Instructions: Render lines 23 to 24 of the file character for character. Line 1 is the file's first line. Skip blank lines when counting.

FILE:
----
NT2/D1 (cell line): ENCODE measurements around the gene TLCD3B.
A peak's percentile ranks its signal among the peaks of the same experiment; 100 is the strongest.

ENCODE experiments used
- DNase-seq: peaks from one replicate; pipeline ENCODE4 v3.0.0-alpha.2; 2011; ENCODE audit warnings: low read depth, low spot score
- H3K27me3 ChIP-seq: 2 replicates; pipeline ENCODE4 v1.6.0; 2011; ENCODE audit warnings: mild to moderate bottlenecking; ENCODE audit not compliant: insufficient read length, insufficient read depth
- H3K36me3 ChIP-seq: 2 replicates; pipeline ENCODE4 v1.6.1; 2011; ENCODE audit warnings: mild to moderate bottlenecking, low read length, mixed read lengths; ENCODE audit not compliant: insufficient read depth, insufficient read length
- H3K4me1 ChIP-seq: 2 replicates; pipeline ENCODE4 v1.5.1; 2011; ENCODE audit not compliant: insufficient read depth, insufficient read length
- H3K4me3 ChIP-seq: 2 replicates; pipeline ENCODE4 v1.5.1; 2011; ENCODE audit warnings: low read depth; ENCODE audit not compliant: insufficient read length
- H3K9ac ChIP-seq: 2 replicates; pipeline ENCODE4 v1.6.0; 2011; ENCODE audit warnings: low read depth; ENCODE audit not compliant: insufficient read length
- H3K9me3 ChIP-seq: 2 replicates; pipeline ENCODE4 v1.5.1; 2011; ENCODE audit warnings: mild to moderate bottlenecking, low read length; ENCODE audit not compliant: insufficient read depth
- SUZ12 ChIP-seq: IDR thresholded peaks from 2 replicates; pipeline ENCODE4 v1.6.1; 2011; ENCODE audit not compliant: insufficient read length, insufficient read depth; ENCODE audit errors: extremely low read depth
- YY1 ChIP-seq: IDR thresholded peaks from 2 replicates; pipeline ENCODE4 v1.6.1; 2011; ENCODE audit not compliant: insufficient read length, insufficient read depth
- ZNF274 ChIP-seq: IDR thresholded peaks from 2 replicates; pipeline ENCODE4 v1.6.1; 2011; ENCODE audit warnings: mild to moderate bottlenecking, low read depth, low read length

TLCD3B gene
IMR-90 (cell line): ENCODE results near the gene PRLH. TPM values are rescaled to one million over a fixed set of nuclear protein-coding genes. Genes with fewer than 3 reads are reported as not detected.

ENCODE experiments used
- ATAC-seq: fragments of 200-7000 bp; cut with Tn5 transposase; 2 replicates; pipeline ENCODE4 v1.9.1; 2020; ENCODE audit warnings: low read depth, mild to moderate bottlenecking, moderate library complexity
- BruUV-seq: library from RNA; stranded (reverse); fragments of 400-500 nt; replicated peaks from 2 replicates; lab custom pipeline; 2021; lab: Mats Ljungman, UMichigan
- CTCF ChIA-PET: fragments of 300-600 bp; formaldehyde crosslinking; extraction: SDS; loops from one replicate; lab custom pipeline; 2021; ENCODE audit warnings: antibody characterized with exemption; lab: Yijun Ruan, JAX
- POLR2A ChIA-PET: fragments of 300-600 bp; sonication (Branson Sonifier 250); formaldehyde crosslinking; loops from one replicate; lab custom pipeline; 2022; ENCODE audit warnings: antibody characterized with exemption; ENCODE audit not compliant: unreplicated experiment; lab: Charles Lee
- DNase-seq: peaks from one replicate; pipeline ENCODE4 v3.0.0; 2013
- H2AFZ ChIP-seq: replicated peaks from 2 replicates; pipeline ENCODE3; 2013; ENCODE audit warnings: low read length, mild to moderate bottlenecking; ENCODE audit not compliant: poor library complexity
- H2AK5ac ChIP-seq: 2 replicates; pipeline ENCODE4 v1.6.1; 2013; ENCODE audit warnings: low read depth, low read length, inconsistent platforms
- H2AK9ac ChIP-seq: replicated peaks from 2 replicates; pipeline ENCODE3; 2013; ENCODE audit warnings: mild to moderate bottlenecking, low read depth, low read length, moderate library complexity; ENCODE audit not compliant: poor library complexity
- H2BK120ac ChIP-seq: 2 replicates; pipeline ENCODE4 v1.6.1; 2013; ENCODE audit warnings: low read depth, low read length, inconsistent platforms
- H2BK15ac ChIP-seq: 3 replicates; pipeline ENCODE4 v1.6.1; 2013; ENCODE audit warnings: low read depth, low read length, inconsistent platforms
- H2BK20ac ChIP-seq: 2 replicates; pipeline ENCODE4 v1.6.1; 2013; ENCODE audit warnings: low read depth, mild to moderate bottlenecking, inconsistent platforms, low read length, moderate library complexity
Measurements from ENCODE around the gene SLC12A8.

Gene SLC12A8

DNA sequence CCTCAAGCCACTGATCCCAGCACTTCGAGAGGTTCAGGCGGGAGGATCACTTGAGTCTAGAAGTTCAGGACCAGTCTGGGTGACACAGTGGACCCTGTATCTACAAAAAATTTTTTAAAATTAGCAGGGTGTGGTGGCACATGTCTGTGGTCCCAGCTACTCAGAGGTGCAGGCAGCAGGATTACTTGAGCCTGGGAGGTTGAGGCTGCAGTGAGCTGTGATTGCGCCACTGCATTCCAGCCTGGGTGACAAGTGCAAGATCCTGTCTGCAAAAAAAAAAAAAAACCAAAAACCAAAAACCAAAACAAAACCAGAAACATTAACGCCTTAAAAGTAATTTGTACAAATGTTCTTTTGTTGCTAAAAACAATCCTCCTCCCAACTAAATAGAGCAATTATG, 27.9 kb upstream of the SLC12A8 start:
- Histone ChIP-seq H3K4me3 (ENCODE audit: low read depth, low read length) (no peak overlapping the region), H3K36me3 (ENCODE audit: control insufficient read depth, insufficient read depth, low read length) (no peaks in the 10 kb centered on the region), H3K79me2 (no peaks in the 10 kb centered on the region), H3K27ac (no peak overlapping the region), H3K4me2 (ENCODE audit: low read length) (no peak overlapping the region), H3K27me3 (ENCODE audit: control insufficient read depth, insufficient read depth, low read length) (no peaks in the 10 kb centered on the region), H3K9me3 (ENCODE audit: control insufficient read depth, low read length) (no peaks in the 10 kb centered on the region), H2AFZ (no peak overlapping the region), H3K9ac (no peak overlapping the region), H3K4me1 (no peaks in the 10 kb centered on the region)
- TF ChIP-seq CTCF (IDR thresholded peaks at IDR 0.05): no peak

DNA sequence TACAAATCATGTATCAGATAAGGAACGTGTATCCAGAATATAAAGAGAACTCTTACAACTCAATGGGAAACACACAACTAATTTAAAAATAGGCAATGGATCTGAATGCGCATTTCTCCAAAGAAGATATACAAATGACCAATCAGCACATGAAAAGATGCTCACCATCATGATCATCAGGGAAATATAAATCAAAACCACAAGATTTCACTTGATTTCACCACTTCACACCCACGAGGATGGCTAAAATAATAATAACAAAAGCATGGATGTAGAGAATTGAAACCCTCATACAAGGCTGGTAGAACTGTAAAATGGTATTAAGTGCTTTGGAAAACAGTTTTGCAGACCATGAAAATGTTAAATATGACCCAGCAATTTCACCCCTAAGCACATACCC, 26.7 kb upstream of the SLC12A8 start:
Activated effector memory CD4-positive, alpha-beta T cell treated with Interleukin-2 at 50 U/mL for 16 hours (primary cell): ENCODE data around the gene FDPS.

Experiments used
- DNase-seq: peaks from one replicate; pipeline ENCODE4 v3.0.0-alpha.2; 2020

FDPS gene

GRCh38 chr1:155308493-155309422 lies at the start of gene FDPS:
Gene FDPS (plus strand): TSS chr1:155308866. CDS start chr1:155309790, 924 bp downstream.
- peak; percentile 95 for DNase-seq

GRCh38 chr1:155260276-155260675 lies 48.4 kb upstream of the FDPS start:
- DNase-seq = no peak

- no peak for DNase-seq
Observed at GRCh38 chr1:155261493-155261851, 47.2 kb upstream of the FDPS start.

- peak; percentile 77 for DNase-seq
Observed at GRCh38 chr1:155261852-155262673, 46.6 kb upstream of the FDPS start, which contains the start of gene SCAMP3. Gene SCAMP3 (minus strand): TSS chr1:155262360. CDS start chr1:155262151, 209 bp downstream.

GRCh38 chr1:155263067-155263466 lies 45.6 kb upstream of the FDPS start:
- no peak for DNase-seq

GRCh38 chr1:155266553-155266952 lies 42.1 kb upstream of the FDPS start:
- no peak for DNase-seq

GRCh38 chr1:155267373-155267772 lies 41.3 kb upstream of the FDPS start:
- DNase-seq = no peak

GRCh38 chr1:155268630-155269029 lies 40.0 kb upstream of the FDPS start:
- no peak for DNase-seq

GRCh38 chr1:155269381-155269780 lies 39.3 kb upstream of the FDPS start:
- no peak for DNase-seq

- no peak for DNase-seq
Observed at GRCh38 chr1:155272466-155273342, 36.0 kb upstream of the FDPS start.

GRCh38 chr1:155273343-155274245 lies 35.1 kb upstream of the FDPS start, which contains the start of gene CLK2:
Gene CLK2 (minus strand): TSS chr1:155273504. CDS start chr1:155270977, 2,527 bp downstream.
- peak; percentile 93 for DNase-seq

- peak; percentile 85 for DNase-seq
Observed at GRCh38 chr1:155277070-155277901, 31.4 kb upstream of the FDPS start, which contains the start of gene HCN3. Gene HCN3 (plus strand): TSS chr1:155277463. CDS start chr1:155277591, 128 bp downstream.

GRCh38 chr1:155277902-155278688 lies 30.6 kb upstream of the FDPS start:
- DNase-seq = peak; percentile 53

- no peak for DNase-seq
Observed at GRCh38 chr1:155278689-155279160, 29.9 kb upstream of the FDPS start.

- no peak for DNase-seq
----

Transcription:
- H2AK5ac ChIP-seq: 2 replicates; pipeline ENCODE4 v1.6.1; 2013; ENCODE audit warnings: low read depth, low read length, inconsistent platforms
- H2AK9ac ChIP-seq: replicated peaks from 2 replicates; pipeline ENCODE3; 2013; ENCODE audit warnings: mild to moderate bottlenecking, low read depth, low read length, moderate library complexity; ENCODE audit not compliant: poor library complexity